Hiscock Radiation Belt Explorer (HRBE)
The Hiscock Radiation Belt Explorer (HRBE), named in honor of Dr. William A. Hiscock, founder of the Montana Space Grant Consortium, launched from Vandenberg Airforce Base in California on October 28, 2011. Formerly known as Explorer 1 [PRIME] (E1P), the Cubesat-class satellite was developed in the Space Science and Engineering Laboratory (SSEL) at Montana State University.
HRBE's mission is to detect and characterize the Van Allen radiation belts in honor of the 50th anniversary of Explorer-1, America's first satellite. Explorer-1 first discovered the cloud of highly energetic electrons trapped in the Earth's magnetic field. HRBE carries a miniature Geiger tube donated by Dr. Van Allen to measure the intensity and variability of these electrons from low earth orbit.
Cutaway rendering of E1P.
HRBE is a 1U CubeSat that was designed and built by SSEL students at Montana State University. This 10x10x10 cm cube has an aluminium structure with 2 solar cells on each side for power generation. The spacecraft bus consists of a Command and Data Handling (CDH) board for controlling the flow of data throughout the satellite, an Electrical Power System (EPS) for regulating power from the solar panels and charging the batteries, a UHF transceiver for sending and receiving data to and from the ground, and a passive Attitude Control System (ACS). The payload is a small Geiger Müller tube which detects energetic particles trapped in Earth’s magnetic field.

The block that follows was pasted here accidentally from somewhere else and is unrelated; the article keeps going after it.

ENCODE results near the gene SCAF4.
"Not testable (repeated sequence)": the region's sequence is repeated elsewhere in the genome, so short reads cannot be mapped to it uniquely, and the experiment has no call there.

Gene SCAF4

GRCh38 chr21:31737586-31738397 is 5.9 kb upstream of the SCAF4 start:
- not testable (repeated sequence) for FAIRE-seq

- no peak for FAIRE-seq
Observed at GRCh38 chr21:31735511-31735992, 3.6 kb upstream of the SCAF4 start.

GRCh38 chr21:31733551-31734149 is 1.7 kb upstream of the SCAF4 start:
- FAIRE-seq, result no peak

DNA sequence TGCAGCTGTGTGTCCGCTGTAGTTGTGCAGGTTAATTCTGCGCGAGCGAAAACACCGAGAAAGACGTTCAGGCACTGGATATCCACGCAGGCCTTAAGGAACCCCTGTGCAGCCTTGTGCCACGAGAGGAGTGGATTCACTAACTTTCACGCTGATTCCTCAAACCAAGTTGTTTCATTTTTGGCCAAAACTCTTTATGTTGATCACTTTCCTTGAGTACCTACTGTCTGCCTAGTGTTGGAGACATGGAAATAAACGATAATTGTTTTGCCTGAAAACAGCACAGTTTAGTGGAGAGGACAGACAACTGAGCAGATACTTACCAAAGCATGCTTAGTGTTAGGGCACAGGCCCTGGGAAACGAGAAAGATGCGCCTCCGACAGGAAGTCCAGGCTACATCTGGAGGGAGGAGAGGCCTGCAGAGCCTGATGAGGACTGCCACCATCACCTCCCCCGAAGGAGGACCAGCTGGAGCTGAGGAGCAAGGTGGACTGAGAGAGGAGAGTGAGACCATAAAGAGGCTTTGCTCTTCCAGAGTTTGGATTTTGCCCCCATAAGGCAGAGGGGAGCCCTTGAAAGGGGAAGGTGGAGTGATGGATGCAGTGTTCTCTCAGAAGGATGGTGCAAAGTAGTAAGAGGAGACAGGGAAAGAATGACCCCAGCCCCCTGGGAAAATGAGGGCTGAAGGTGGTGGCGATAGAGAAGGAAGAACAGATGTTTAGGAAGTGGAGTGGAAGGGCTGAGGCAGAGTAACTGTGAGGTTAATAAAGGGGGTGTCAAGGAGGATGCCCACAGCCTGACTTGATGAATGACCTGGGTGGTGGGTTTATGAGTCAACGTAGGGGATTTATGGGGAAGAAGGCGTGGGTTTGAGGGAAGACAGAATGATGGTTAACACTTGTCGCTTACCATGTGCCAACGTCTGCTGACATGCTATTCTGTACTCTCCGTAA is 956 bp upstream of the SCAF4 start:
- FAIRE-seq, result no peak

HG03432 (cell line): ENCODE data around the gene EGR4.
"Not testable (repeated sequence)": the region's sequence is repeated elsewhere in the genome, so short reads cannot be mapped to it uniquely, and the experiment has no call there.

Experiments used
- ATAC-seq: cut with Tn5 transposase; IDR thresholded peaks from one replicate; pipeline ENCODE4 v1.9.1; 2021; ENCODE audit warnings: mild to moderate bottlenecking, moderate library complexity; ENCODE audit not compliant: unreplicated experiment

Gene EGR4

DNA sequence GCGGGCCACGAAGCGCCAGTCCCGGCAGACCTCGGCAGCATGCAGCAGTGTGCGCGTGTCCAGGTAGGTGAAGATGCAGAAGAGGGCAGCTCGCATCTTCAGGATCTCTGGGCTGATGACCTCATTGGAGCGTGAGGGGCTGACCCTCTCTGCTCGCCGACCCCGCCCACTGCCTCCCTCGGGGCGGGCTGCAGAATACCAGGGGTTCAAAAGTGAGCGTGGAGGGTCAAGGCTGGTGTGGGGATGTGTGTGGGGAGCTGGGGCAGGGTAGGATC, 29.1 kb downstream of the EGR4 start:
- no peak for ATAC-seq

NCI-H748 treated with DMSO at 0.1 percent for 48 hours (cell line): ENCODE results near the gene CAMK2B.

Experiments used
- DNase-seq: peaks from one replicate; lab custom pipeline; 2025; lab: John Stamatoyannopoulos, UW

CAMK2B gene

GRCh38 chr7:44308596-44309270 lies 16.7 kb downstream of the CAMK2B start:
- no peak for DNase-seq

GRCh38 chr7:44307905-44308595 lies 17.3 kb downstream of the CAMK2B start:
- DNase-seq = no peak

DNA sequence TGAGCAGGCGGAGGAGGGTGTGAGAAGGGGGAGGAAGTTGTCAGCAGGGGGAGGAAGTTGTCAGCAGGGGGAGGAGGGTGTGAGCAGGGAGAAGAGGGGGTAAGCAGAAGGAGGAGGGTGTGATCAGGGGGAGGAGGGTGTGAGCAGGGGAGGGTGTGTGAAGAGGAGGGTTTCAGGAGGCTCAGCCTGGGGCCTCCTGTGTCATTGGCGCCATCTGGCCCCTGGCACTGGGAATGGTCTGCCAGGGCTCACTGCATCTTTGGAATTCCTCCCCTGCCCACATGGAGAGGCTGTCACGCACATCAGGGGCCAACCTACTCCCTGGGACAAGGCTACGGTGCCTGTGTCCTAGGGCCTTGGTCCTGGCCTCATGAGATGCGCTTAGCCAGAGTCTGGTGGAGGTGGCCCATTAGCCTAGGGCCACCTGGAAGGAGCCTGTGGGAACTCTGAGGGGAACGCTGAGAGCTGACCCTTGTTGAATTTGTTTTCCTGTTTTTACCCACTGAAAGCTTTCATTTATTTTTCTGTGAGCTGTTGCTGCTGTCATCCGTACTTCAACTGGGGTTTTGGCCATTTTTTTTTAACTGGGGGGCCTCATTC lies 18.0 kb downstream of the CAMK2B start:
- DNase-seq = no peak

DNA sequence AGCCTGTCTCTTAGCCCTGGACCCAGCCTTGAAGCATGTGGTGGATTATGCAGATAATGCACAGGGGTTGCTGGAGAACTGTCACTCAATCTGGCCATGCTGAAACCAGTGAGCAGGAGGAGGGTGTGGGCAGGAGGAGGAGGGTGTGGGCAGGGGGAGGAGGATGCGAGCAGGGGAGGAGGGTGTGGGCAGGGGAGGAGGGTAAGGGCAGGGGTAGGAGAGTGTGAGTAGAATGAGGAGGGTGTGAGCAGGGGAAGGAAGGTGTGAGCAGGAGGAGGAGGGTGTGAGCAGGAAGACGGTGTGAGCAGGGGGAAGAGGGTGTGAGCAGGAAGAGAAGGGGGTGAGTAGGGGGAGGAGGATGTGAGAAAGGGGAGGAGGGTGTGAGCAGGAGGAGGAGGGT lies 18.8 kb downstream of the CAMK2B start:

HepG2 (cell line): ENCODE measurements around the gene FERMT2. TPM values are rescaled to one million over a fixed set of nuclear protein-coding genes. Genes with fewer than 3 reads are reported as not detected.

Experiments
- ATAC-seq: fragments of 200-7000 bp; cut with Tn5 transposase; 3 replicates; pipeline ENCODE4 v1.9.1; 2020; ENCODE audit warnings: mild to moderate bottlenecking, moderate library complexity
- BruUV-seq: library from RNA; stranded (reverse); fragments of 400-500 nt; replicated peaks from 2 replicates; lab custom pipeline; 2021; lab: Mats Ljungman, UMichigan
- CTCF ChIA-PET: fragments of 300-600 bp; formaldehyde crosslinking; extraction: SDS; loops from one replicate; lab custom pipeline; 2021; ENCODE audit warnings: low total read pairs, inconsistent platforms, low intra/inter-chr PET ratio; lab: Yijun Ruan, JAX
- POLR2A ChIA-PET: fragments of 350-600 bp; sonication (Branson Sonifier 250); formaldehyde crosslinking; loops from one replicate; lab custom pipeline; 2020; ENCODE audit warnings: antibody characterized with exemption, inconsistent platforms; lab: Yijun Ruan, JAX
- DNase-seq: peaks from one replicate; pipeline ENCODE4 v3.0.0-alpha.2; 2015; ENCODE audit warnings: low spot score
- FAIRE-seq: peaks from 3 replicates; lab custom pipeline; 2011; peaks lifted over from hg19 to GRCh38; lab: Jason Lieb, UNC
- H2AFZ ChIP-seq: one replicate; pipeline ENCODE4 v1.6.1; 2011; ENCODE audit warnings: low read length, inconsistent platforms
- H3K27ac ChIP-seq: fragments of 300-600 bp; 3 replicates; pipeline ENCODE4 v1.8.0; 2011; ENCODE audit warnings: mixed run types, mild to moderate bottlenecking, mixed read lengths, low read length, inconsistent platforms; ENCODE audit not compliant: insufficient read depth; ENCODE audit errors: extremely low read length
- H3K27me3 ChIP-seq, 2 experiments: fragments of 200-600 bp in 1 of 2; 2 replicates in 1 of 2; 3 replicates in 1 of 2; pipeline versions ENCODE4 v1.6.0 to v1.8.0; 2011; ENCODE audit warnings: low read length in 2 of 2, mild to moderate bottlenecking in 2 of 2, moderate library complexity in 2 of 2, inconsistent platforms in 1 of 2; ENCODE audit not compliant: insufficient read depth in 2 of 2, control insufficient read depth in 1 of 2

Explore-1 [Prime] Flight Unit 1 was launched as a secondary payload with NASA’s Glory satellite on March 4, 2011 as part of the ELaNa-I mission. Unfortunately, during launch the Taurus XL rocket’s payload fairing failed to separate on schedule leaving the vehicle unable to achieve orbit due to its excess mass. E1P Flight Unit 1, along with several other university CubeSats were deployed from the launch vehicle, but fell back to Earth soon after.
Explore-1 [Prime] Flight Unit 2 was launched as a secondary payload with NOAA’s NPP satellite on October 28, 2011 as part of the ELaNa-III mission. HAM operators around the world, as well as SSEL’s K7MSU ground station, were able to decode E1P Flight Unit 2’s beacon soon after launch. Following the launch, E1P Flight Unit 2 was renamed the Hiscock Radiation Belt Explorer (HRBE) in honor of Dr. William A. Hiscock, founder of the Montana Space Grant Consortium.
Launch arc from the Delta II carrying E1P Flight Unit 2. Image Credit: NASA/Bill Ingalls
It was quickly discovered that SSEL could not command HRBE, due to the width of the front-end receiver. To compensate for the wide front end, the ground station was upgraded to include a 1.5 kW UHF amplifier in January 2012.
Nearly three years later, HRBE is still operating as well as the day it was launched. It continues to beacon around the world and monitor energetic particles in Earth’s radiation belts.
- HRBE transmits a 1200 baud FSK beacon every 15 seconds. HRBE’s transmit frequency drifts several kilohertz with temperature, but is normally centred at 437.502 MHz.
- TLE’s can be found here.
- SSEL’s E1P Telemetry Decoder software can be downloaded here.
- Mike Rupprecht (DK3WN) has also built a decoder, which can be found here.
- Packets, preferably in the format output by the SSEL E1P Telemetry Decoder or as a .kss file, may be emailed to sseladmin at ssel.montana.edu.